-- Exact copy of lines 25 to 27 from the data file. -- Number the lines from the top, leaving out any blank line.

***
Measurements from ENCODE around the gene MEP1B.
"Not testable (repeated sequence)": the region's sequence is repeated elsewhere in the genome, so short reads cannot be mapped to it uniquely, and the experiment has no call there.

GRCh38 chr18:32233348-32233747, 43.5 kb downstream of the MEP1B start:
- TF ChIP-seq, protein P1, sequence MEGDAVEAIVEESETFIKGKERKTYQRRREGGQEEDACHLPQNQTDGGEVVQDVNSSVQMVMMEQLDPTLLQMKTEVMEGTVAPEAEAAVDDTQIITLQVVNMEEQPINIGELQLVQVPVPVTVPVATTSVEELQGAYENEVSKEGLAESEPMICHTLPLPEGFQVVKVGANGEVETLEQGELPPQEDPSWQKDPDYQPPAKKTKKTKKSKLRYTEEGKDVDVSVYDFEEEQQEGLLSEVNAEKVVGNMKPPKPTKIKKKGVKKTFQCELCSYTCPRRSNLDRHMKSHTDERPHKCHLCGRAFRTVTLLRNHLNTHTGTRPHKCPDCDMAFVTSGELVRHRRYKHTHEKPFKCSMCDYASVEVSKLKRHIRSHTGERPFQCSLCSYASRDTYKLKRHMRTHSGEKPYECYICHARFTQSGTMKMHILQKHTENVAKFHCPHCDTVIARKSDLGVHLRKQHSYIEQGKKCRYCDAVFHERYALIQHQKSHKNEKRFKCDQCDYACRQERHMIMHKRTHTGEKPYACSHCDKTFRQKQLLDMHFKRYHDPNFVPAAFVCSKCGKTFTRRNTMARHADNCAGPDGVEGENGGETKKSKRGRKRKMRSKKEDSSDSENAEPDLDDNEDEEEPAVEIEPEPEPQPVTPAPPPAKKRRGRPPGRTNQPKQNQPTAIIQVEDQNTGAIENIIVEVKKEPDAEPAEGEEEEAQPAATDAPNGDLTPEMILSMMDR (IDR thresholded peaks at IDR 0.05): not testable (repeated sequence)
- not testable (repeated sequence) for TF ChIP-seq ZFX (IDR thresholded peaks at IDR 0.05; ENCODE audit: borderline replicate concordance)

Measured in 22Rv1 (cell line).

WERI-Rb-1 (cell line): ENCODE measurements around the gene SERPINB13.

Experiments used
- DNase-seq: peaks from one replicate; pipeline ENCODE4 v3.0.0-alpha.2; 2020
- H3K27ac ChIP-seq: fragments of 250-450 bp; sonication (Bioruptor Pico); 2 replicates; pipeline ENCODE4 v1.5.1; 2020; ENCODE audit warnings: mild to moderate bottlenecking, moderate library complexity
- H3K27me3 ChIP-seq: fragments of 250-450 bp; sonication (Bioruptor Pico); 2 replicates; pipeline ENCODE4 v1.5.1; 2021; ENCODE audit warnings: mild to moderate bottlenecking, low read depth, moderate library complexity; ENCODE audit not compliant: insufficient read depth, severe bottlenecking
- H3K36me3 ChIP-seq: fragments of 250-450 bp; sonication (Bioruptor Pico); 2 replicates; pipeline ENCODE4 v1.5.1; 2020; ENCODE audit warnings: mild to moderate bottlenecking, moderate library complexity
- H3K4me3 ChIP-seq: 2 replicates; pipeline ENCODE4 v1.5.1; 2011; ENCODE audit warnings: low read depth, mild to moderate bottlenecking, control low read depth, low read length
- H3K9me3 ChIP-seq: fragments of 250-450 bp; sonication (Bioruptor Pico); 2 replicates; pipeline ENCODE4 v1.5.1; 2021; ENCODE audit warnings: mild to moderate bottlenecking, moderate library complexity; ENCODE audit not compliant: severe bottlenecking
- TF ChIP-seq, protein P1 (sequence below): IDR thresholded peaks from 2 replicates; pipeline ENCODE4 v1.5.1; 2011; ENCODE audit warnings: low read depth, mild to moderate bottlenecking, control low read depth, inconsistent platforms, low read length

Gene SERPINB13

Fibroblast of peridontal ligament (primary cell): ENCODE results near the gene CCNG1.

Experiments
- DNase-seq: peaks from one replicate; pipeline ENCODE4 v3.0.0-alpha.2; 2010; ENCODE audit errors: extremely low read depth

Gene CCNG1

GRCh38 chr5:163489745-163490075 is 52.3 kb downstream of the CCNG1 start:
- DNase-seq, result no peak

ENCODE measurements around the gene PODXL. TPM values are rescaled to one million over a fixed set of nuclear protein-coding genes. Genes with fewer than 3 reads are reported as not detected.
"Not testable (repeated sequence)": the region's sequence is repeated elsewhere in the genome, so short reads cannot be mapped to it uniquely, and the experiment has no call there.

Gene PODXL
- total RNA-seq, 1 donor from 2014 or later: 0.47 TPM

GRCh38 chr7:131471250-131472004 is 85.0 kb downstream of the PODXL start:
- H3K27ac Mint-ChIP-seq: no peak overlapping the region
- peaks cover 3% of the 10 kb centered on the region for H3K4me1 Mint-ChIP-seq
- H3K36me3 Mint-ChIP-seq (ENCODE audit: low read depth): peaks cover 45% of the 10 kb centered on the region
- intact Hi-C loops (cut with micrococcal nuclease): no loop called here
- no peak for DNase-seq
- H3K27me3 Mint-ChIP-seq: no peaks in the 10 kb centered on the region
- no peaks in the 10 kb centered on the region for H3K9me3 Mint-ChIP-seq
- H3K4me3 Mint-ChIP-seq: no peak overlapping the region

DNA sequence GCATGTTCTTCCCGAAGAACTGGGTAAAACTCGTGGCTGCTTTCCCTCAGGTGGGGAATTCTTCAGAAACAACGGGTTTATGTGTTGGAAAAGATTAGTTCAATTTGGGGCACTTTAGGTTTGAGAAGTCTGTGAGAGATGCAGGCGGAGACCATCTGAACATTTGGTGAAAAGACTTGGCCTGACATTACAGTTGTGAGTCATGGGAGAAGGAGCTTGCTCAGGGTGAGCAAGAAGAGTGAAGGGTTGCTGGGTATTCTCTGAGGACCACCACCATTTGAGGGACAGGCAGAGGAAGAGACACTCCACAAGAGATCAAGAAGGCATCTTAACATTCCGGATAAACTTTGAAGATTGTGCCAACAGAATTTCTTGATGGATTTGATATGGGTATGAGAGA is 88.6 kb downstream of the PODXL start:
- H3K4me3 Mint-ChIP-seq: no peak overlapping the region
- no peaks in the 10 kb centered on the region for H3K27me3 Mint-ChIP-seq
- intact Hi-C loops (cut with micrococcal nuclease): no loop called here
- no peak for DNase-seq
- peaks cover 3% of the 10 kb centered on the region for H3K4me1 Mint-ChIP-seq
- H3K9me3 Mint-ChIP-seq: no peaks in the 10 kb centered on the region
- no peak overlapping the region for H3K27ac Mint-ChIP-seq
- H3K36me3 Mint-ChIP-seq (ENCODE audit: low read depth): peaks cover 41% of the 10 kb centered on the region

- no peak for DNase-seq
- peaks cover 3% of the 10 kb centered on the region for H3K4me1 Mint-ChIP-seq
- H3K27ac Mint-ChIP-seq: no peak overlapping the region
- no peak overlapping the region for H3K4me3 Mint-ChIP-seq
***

Gene PODXL
- total RNA-seq, 1 donor from 2014 or later: 0.47 TPM

GRCh38 chr7:131471250-131472004 is 85.0 kb downstream of the PODXL start: